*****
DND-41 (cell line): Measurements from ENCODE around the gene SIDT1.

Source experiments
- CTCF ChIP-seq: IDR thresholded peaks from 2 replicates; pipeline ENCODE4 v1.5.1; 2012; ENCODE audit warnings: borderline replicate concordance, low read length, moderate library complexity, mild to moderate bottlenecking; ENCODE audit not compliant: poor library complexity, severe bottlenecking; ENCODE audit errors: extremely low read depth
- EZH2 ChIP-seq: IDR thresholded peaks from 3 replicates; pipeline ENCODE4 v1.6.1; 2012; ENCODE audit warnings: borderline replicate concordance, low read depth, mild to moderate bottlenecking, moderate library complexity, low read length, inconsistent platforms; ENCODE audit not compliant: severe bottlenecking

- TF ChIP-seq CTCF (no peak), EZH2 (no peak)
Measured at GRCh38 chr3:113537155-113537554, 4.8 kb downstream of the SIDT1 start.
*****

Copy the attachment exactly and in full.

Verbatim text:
DND-41 (cell line): Measurements from ENCODE around the gene SIDT1.

Source experiments
- CTCF ChIP-seq: IDR thresholded peaks from 2 replicates; pipeline ENCODE4 v1.5.1; 2012; ENCODE audit warnings: borderline replicate concordance, low read length, moderate library complexity, mild to moderate bottlenecking; ENCODE audit not compliant: poor library complexity, severe bottlenecking; ENCODE audit errors: extremely low read depth
- EZH2 ChIP-seq: IDR thresholded peaks from 3 replicates; pipeline ENCODE4 v1.6.1; 2012; ENCODE audit warnings: borderline replicate concordance, low read depth, mild to moderate bottlenecking, moderate library complexity, low read length, inconsistent platforms; ENCODE audit not compliant: severe bottlenecking

- TF ChIP-seq CTCF (no peak), EZH2 (no peak)
Measured at GRCh38 chr3:113537155-113537554, 4.8 kb downstream of the SIDT1 start.